Alternative energy

Energy from Waste: the Energy of the Future

29 of September of 2016

For my first contribution to this blog, I would like to discuss a topic I think is especially relevant right now: past and current trends in the Energy-from-Waste (EfW) industry.

In preparing this text, I drew on a presentation I gave at the Ferrovial Servicios convention and got some help from my colleague and friend, Vicente Galván.


First I would like to define Energy-from-Waste (EfW), a term which is often used with very disparate definitions. We at Cespa have expanded the classic definition of EfW as any process by which waste is used to generate electricity or heat by adding the preparation of fuels and processes that avoid CO2 emissions.

Legal Framework:

The waste management strategy is determined by regulation, which establishes a hierarchy where reuse is given priority over elimination and controlled disposal ranks last. Below you can see the the waste hierarchy.

waste hierarchy

The goal is to reduce the amount of waste that ends up in landfills and, in particular, limit the amount of organic waste in landfills. The model has evolved from 100% landfill to zero landfill.

For the first time, energy efficiency standards have been established, and burning municipal solid waste (MSW) is now classified as waste reuse. The standard for facilities authorised before and after 2009 is 0.6 and 0.65, respectively.

Waste production:

Although the crisis had led to a slight decline, municipal waste production per capita has increased in recent years, in both quantity and variety, and waste management models increasingly include more sorting at source.

Social factors:

There is a growing demand to improve the quality of the environment with increasingly sustainable solutions.

Citizens continue to strongly oppose waste elimination facilities, while, ironically, participation in waste management initiatives is limited.

Economic factors:

The construction of waste management infrastructure has declined drastically since Spain stopped receiving cohesion funds and the economic recession started.

However, municipal waste management costs are on the rise, with the result that governments are abandoning the existing approach of bearing the full cost of the service without passing it on to citizens, which is causing large deficits.


The technological complexity of treatment facilities has increased recently, and the number of lines, processes and installations has grown.

It’s important to note that every kind of waste (and depending on the desired goal) should be treated with the best technology available, which must be updated accordingly. Most technological failures are attributable to inappropriate use of technology that would work with a different type of waste.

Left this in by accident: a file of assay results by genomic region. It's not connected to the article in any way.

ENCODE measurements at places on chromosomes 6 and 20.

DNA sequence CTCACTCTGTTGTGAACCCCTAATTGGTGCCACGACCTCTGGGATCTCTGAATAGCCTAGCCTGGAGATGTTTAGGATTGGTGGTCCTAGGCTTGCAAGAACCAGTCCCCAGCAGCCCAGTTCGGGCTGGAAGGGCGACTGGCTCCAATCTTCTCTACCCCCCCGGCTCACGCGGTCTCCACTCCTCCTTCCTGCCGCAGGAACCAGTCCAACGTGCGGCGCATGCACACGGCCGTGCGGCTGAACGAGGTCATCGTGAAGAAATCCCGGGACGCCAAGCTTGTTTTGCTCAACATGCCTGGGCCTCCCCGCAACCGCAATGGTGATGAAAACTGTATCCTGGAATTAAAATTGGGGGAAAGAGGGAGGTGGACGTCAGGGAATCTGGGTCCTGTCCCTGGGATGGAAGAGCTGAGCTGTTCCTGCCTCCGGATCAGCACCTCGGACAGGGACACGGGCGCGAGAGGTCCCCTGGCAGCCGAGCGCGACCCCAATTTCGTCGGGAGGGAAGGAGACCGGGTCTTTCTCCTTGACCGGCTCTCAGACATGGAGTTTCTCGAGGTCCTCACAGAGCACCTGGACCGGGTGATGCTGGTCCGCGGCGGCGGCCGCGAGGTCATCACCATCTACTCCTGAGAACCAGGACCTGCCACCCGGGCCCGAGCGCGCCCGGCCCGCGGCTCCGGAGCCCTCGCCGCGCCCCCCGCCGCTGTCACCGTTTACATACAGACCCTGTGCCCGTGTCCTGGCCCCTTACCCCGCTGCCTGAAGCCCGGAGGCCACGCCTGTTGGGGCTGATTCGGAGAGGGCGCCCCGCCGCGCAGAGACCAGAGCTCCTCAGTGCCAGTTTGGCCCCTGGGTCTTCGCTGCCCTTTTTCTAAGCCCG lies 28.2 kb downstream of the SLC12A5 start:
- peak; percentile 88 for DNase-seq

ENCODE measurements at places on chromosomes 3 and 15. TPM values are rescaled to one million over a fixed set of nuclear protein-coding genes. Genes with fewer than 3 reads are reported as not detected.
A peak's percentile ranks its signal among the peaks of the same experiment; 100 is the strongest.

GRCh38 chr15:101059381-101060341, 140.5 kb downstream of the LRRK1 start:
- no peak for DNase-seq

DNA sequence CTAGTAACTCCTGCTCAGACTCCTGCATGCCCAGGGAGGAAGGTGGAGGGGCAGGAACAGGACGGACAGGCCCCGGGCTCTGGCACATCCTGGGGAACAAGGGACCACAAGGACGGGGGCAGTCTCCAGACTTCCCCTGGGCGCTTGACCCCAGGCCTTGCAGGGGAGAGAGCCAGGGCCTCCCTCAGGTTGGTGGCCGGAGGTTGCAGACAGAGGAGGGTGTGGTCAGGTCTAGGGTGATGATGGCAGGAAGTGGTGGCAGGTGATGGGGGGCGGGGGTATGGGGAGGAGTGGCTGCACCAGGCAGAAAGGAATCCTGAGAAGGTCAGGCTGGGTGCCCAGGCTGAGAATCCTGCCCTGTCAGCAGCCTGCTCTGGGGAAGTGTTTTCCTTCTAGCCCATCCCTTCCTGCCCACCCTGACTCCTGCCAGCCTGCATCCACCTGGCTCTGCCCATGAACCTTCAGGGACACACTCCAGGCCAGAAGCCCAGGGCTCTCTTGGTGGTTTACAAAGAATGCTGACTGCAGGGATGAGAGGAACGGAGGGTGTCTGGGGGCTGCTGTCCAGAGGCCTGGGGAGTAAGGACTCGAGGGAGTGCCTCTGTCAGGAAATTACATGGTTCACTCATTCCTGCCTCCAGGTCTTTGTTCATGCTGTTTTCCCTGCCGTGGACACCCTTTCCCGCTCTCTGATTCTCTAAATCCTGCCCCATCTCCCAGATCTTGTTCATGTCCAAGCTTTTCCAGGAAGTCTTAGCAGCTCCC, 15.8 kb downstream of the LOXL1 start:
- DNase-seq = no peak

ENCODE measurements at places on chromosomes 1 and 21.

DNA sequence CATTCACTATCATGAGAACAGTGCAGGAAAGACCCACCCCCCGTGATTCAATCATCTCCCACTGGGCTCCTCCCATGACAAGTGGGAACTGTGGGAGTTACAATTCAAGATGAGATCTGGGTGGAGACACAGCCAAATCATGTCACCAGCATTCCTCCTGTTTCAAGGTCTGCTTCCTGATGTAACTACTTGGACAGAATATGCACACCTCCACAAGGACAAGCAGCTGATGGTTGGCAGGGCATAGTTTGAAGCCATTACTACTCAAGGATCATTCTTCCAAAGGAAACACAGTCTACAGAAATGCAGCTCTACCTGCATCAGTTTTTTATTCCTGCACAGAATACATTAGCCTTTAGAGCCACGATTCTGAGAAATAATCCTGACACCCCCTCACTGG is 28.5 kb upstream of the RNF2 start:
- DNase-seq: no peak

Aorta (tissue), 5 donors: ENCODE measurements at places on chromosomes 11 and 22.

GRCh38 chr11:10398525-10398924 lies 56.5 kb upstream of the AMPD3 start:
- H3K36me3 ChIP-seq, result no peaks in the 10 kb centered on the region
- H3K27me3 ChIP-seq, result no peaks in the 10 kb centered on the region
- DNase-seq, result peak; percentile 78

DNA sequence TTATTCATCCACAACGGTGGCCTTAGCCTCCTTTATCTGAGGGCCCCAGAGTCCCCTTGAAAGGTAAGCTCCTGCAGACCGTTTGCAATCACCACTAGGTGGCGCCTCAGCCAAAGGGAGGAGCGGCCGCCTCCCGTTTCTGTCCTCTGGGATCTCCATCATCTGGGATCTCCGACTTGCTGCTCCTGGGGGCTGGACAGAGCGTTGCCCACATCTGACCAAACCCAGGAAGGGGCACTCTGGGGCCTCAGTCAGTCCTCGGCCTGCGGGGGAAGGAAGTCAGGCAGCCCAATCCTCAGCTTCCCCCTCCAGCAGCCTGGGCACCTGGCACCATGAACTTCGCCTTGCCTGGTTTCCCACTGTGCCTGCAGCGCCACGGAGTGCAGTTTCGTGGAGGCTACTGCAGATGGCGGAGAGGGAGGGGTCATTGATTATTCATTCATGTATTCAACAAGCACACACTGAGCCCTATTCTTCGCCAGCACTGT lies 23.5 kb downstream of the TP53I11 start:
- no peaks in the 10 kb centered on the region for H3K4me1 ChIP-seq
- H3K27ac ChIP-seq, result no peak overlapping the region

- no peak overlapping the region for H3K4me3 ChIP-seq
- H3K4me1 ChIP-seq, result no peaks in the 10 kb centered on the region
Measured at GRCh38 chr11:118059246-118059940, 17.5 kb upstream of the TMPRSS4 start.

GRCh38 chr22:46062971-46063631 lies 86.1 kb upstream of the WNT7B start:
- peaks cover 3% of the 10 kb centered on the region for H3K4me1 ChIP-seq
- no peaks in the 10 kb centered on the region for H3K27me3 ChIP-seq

Social factors:

The price of fossil fuels, commodities and energy in general has skyrocketed. The image below shows how oil consumption has exceeded new oil discoveries for the last 20 years.

The Growing Gap

Accordingly, there is a growing trend to replace fossil fuels with renewables, with a major contribution in the future from bioenergy, EfW and biomass.

Future Energy Supply

Production of Solid Recovered Fuel (SRF):

Quality is fundamental in fuel production.

Classification and standardisation are vital for providing technical information to:

  • Producers, so that they know exactly what the market wants;
  • Users, so that the quality of the fuel they buy and use is guaranteed;
  • Fuel technologists, so that they can design plants for different types of fuels as needs arise.

A European regulation for solid recovered fuels was developed by the CEN (CEN/TS 15359:2006), which includes a declaration of conformity to be issued by the producer and a quality control system. The regulation was scheduled to expire in 2009, and the goal is for it to become a European Union standard.

Reduction of CO2 emissions (Kyoto Protocol):

As I commented earlier, at Cespa we believe that CO2 emission reduction is something we must all work towards and is among our objectives for EfW.

By 2012, global emissions could be around 30 billion tonnes of CO2e/year; the Kyoto Protocol seeks to reduce emissions to 1990 levels, i.e. 20.7 billion tonnes of CO2e/year.

To do so, all countries must significantly reduce their emissions.


The main conclusion is that EfW is an increasingly important option and will contribute notably to countries’ energy mix in the near future.

Accordingly, all companies in the waste business should prepare a strategy and dedicate the necessary time and resources to prepare for the change in the waste management and energy production business model.

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